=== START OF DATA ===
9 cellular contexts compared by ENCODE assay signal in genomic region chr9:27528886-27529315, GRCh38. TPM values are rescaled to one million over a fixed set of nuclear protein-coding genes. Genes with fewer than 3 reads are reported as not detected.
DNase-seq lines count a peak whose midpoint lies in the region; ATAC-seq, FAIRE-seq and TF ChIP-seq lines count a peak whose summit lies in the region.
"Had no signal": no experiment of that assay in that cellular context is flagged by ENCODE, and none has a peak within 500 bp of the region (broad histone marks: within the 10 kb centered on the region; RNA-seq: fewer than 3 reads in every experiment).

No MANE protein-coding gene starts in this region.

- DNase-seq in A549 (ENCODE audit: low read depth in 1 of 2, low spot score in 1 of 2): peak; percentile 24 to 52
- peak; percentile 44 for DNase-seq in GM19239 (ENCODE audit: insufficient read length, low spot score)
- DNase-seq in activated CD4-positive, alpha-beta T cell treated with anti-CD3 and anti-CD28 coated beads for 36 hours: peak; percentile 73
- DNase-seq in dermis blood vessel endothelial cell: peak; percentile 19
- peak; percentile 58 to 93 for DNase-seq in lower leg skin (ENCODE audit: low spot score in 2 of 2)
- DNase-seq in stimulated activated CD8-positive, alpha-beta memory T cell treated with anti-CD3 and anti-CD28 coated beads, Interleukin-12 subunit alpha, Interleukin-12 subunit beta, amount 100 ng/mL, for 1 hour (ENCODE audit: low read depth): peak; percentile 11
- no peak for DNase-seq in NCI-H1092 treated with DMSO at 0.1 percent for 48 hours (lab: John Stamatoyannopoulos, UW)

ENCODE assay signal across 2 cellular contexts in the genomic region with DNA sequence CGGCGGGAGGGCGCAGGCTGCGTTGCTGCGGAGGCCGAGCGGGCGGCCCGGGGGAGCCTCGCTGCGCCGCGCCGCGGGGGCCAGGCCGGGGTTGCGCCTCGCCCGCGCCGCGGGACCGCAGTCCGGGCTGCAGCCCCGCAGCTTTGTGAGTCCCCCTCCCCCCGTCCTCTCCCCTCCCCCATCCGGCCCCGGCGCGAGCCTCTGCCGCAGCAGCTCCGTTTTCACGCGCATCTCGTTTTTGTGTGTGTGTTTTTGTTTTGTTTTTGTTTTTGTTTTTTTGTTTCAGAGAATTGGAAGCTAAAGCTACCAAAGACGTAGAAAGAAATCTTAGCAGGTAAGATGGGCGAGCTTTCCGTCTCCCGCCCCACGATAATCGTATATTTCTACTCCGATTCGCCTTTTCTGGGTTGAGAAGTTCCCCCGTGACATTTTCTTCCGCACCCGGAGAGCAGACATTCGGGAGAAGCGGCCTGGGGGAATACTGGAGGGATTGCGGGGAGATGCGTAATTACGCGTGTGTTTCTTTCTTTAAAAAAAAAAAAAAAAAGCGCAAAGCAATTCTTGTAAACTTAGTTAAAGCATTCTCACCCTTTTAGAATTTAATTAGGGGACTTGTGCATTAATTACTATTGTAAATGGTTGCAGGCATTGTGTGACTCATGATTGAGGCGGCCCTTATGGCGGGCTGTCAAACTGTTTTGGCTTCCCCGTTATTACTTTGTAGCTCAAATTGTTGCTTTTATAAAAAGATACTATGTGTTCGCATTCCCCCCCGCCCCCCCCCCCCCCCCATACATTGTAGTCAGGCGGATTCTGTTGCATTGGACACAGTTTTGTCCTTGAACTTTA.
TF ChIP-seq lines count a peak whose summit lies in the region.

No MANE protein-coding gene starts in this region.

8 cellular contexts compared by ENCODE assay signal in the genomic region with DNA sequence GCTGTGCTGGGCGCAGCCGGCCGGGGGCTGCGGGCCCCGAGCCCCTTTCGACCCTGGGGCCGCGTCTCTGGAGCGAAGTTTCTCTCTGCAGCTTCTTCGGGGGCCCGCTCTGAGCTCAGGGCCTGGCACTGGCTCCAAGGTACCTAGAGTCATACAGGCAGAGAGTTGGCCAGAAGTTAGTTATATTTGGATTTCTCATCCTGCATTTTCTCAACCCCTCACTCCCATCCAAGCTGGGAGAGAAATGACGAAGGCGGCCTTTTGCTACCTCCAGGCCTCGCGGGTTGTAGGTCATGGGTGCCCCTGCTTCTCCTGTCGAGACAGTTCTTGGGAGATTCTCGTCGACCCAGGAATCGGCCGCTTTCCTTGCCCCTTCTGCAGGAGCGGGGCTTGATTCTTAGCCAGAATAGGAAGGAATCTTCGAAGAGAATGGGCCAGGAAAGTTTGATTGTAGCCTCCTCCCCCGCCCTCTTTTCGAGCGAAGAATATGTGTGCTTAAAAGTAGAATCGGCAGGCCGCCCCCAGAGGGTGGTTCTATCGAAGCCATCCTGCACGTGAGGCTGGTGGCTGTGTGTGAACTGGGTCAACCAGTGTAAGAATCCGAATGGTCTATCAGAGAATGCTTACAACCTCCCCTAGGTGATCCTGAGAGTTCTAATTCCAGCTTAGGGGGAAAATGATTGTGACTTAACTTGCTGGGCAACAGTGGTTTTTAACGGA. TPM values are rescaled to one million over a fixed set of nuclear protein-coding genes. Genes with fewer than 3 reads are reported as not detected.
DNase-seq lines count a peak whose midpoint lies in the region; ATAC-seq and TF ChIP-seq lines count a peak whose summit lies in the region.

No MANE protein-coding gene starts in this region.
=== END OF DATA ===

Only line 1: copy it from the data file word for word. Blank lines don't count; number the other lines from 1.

9 cellular contexts compared by ENCODE assay signal in genomic region chr9:27528886-27529315, GRCh38. TPM values are rescaled to one million over a fixed set of nuclear protein-coding genes. Genes with fewer than 3 reads are reported as not detected.